What hope can those who go to the tribunals possibly get?
I support those who are going to court because it is necessary for us to document the atrocities that were committed with the hope that one day; Nigerians would be prepared to ensure that the electoral system is reformed. If we are going to do that now, we are going to fall back on some of the previous cases. But with respect to getting justice from the courts and the tribunals, our electoral jurisprudence is erected on the platform of technicalities and crass legalism to the detriment of justice. In other words, the onus is on you to prove the manipulation of an election.
For instance, if you allege that an election has been manipulated, because the allegations are usually criminal, you are required to prove beyond reasonable doubt that it was manipulated. It is worse now, unlike before, where elections were annulled in a few states. With only 180 days, it is difficult to prove election petitions successfully because in the Buhari and Obasanjo case, the Supreme Court did say that you will need 250, 000 to 300, 000 witnesses to prove that a presidential election was badly conducted. How do you do that within 180 days? In fact, what the Supreme Court says when there was no time limit was that by the time you conclude such a petition, the clear winner of the election would have completed his term.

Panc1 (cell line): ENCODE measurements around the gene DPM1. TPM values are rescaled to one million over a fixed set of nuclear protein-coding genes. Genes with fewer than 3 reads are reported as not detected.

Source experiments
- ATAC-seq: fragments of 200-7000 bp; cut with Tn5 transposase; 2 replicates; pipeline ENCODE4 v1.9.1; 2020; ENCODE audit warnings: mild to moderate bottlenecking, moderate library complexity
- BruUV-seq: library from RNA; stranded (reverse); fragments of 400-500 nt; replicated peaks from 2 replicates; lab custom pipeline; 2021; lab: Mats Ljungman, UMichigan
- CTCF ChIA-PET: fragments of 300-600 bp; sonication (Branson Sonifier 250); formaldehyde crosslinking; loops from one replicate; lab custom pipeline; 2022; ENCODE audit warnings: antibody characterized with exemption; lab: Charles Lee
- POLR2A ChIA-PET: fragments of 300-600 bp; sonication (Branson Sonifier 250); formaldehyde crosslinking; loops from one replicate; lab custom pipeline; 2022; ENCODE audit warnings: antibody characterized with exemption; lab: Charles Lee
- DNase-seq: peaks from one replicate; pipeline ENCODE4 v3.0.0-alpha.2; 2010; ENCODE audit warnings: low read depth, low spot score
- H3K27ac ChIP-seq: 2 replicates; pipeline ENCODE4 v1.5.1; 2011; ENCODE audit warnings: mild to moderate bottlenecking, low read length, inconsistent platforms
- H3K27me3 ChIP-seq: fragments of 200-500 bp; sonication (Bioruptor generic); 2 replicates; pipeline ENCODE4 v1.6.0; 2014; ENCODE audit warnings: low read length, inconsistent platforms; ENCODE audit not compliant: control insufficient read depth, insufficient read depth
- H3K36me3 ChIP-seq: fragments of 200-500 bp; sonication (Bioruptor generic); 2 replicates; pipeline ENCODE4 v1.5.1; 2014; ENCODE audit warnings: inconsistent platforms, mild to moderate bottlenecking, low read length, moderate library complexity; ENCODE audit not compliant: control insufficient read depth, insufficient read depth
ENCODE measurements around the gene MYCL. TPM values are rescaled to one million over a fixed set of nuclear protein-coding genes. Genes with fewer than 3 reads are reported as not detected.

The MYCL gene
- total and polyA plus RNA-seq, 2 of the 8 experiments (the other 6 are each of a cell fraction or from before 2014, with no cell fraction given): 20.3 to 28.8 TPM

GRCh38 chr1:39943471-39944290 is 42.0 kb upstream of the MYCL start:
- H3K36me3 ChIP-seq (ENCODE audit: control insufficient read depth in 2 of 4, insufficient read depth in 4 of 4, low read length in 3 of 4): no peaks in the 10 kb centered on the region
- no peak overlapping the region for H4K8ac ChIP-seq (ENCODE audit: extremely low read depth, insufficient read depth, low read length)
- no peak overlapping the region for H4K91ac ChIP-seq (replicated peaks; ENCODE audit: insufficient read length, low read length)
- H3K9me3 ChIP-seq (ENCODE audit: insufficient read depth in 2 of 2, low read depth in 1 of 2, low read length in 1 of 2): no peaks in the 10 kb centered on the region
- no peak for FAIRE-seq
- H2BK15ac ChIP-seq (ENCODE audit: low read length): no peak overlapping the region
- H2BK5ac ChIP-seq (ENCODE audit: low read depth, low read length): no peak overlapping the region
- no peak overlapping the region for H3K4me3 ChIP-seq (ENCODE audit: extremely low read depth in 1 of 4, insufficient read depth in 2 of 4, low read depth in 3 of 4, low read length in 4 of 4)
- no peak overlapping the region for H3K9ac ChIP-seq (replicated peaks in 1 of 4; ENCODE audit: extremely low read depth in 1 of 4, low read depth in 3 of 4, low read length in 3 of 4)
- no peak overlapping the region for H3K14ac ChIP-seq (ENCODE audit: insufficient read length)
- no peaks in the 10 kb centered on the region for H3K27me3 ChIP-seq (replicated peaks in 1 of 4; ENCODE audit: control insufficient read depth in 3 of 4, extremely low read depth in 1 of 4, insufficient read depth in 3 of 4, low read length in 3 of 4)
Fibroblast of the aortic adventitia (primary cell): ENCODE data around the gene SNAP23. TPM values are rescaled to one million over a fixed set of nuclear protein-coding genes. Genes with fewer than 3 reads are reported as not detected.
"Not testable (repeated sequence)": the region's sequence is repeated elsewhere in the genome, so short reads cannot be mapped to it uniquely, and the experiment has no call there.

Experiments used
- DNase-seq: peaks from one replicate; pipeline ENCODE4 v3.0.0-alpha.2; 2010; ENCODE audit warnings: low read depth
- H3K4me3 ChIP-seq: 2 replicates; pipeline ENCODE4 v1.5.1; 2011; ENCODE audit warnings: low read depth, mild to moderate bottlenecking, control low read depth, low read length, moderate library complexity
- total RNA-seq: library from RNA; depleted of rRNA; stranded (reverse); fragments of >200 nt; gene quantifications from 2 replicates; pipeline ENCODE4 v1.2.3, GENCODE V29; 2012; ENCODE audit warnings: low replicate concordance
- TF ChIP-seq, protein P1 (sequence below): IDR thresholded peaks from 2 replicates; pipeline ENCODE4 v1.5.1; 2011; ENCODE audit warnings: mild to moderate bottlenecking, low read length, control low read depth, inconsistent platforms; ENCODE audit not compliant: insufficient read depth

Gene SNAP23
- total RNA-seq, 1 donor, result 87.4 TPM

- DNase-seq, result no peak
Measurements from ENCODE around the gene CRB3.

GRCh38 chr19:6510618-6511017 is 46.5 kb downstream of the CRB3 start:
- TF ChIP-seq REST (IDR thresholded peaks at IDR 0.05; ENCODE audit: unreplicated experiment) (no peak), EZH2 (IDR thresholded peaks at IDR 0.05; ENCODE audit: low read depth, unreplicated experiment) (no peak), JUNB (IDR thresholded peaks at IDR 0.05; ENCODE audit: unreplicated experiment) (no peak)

If the electronic voting would not work, what is then going to work?
We know what happened in Kenya when the government was alleged to have hacked into the system and the election was compromised such that the Supreme Court of that country had to annul the election. Here, with a political class that is not really prepared for credible elections, we are going to have problems. I have been having sleepless nights over the development that we have witnessed over the last couple of weeks and I have been compelled to have another look at the option A4. Why many people opposed to option A4 is because it did not protect the secrecy of the ballot by asking you to queue behind your candidate, if you look at the history of our country, the option A4 has been the most credible. Unfortunately, the political class has dehumanised our people, such that when you vote now, before you drop your ballot paper into the box, you will have to show it to someone so that you can collect your money later.